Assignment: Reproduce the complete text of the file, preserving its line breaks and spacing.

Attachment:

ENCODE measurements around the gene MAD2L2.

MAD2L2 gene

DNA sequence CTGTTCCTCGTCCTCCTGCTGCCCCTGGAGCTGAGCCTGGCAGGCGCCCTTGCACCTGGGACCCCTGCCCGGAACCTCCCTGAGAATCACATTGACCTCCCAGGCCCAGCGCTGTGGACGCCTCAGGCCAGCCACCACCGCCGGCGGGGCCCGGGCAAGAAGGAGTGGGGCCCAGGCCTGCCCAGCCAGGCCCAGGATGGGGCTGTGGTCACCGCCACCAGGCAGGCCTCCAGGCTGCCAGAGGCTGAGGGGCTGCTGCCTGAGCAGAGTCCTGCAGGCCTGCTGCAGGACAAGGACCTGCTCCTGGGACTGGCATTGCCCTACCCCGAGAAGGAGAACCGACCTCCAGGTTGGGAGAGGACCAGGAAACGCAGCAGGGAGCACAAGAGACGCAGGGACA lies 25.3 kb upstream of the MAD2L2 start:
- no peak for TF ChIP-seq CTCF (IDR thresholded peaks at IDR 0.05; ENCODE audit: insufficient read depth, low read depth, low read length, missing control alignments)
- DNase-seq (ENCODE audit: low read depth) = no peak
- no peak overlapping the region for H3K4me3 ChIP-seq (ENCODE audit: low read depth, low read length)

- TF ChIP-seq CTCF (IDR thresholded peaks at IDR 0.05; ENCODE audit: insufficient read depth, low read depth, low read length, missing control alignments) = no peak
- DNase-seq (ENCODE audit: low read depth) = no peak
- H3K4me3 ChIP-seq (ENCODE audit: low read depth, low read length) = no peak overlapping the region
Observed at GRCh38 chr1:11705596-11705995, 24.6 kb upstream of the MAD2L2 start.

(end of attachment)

ENCODE measurements around the gene MAD2L2.

MAD2L2 gene

DNA sequence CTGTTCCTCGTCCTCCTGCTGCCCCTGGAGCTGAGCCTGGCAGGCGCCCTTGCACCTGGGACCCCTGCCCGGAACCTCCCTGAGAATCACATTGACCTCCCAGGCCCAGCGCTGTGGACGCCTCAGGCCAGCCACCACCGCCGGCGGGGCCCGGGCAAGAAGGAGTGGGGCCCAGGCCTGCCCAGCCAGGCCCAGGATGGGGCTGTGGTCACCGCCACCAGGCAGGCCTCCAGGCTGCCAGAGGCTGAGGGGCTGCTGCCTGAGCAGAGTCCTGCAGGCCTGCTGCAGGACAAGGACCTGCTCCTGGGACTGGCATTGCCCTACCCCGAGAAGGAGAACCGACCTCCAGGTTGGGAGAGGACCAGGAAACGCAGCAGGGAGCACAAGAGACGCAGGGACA lies 25.3 kb upstream of the MAD2L2 start:
- no peak for TF ChIP-seq CTCF (IDR thresholded peaks at IDR 0.05; ENCODE audit: insufficient read depth, low read depth, low read length, missing control alignments)
- DNase-seq (ENCODE audit: low read depth) = no peak
- no peak overlapping the region for H3K4me3 ChIP-seq (ENCODE audit: low read depth, low read length)

- TF ChIP-seq CTCF (IDR thresholded peaks at IDR 0.05; ENCODE audit: insufficient read depth, low read depth, low read length, missing control alignments) = no peak
- DNase-seq (ENCODE audit: low read depth) = no peak
- H3K4me3 ChIP-seq (ENCODE audit: low read depth, low read length) = no peak overlapping the region
Observed at GRCh38 chr1:11705596-11705995, 24.6 kb upstream of the MAD2L2 start.